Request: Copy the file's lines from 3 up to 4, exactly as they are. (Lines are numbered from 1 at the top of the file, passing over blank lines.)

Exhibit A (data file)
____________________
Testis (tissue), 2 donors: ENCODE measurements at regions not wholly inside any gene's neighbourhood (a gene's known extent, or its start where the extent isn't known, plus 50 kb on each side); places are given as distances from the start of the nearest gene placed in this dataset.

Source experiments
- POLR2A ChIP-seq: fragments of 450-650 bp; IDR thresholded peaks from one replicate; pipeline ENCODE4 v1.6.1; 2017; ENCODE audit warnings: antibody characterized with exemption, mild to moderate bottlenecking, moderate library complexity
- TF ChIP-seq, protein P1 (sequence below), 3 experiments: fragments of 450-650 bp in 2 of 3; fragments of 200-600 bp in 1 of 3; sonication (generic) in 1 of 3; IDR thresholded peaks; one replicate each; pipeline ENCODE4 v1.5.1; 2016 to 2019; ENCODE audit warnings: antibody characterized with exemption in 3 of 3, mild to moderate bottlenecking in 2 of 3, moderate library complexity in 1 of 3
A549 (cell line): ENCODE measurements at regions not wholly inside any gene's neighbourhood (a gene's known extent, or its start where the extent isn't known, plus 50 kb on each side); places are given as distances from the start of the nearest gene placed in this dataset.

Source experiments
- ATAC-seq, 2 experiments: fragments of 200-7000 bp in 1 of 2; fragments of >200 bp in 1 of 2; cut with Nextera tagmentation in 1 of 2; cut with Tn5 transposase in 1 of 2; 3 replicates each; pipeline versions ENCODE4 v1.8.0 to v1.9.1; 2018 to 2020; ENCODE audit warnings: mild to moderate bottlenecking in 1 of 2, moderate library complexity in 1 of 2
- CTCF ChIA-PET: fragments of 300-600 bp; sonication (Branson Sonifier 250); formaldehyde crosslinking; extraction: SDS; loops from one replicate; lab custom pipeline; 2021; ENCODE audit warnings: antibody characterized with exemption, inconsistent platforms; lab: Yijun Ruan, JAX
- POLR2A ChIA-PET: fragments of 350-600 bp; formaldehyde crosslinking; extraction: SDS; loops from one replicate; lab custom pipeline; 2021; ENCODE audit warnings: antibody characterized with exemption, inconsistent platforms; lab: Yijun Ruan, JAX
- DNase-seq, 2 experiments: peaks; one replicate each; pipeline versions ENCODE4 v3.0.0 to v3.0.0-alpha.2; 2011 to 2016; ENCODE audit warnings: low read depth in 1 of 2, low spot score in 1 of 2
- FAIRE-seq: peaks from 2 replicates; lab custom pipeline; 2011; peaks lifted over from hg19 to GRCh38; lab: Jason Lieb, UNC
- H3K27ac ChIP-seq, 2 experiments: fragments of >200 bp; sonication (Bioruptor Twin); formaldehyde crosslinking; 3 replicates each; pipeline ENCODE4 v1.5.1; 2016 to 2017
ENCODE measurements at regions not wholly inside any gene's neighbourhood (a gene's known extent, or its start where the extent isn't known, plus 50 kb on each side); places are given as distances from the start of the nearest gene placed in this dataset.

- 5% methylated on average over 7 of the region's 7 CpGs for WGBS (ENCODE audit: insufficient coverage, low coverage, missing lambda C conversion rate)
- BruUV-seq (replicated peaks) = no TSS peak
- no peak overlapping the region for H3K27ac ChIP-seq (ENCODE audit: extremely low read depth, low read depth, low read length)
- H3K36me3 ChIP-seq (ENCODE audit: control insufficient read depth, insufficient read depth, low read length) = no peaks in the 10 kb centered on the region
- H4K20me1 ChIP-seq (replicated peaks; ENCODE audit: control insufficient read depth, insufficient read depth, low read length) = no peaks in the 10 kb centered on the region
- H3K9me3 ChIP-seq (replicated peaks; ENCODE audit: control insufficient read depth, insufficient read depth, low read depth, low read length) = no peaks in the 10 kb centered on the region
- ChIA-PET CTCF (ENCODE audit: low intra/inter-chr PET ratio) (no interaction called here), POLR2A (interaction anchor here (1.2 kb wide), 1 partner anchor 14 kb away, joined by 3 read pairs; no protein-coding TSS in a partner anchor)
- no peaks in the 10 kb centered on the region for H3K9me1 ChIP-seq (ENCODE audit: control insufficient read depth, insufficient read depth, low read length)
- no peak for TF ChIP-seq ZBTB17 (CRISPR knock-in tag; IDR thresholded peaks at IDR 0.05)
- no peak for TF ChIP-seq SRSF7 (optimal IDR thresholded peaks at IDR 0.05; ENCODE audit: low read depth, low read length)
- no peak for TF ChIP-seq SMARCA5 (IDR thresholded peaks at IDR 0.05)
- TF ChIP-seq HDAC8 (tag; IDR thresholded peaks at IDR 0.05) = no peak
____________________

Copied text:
- POLR2A ChIP-seq: fragments of 450-650 bp; IDR thresholded peaks from one replicate; pipeline ENCODE4 v1.6.1; 2017; ENCODE audit warnings: antibody characterized with exemption, mild to moderate bottlenecking, moderate library complexity
- TF ChIP-seq, protein P1 (sequence below), 3 experiments: fragments of 450-650 bp in 2 of 3; fragments of 200-600 bp in 1 of 3; sonication (generic) in 1 of 3; IDR thresholded peaks; one replicate each; pipeline ENCODE4 v1.5.1; 2016 to 2019; ENCODE audit warnings: antibody characterized with exemption in 3 of 3, mild to moderate bottlenecking in 2 of 3, moderate library complexity in 1 of 3